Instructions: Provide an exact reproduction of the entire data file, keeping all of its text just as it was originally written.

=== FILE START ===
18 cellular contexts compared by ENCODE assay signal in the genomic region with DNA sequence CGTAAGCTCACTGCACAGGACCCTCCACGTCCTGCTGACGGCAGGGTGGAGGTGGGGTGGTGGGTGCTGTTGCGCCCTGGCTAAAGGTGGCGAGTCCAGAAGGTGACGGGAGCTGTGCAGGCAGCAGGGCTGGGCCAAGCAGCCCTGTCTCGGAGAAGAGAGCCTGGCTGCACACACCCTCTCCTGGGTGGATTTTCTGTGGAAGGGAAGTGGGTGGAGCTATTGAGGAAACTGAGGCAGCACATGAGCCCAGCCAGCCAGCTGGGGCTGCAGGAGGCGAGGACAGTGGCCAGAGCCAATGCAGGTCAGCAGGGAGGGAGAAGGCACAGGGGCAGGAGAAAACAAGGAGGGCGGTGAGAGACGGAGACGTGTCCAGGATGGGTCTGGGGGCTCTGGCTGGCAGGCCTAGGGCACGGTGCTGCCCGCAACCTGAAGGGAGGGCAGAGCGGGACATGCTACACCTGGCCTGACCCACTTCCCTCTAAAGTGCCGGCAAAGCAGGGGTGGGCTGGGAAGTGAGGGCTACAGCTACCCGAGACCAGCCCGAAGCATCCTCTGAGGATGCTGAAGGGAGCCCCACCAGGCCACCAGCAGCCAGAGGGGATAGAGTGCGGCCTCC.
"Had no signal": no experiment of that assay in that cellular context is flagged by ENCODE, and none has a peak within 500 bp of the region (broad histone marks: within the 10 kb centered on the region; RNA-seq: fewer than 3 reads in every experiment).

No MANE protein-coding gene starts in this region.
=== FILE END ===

18 cellular contexts compared by ENCODE assay signal in the genomic region with DNA sequence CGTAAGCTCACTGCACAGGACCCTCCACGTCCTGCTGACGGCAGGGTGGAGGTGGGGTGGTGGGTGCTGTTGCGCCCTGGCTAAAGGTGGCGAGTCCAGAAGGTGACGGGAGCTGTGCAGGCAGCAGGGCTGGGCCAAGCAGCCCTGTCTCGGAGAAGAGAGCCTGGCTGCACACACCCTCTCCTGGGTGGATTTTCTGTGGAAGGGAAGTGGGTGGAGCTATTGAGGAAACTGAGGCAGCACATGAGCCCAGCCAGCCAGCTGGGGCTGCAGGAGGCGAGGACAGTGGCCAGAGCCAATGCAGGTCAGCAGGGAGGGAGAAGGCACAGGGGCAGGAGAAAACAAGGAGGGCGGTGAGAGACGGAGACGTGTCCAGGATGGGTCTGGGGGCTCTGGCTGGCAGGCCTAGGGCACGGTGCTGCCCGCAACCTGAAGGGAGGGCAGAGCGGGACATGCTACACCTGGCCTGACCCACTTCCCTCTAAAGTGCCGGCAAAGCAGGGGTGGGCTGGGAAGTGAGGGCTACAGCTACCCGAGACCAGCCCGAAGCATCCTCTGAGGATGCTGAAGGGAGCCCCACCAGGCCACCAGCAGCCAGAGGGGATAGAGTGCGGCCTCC.
"Had no signal": no experiment of that assay in that cellular context is flagged by ENCODE, and none has a peak within 500 bp of the region (broad histone marks: within the 10 kb centered on the region; RNA-seq: fewer than 3 reads in every experiment).

No MANE protein-coding gene starts in this region.